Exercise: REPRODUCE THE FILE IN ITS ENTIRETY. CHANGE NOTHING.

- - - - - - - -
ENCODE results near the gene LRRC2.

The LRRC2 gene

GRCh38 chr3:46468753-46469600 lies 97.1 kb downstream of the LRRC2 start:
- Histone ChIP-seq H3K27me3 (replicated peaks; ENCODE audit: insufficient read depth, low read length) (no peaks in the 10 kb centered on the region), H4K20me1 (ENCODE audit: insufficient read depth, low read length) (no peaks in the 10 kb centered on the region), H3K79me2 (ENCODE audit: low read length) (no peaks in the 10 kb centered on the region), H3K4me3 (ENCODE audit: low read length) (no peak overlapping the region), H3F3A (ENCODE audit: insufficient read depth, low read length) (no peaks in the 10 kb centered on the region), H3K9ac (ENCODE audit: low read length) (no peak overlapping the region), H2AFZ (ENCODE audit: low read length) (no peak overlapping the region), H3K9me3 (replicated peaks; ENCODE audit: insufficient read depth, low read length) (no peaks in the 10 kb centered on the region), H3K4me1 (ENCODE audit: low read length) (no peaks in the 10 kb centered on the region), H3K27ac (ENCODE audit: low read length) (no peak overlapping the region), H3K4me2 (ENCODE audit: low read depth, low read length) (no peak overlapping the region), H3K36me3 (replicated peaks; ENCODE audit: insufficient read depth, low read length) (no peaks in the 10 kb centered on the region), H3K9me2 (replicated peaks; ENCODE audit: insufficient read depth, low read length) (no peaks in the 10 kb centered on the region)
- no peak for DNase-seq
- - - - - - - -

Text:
ENCODE results near the gene LRRC2.

The LRRC2 gene

GRCh38 chr3:46468753-46469600 lies 97.1 kb downstream of the LRRC2 start:
- Histone ChIP-seq H3K27me3 (replicated peaks; ENCODE audit: insufficient read depth, low read length) (no peaks in the 10 kb centered on the region), H4K20me1 (ENCODE audit: insufficient read depth, low read length) (no peaks in the 10 kb centered on the region), H3K79me2 (ENCODE audit: low read length) (no peaks in the 10 kb centered on the region), H3K4me3 (ENCODE audit: low read length) (no peak overlapping the region), H3F3A (ENCODE audit: insufficient read depth, low read length) (no peaks in the 10 kb centered on the region), H3K9ac (ENCODE audit: low read length) (no peak overlapping the region), H2AFZ (ENCODE audit: low read length) (no peak overlapping the region), H3K9me3 (replicated peaks; ENCODE audit: insufficient read depth, low read length) (no peaks in the 10 kb centered on the region), H3K4me1 (ENCODE audit: low read length) (no peaks in the 10 kb centered on the region), H3K27ac (ENCODE audit: low read length) (no peak overlapping the region), H3K4me2 (ENCODE audit: low read depth, low read length) (no peak overlapping the region), H3K36me3 (replicated peaks; ENCODE audit: insufficient read depth, low read length) (no peaks in the 10 kb centered on the region), H3K9me2 (replicated peaks; ENCODE audit: insufficient read depth, low read length) (no peaks in the 10 kb centered on the region)
- no peak for DNase-seq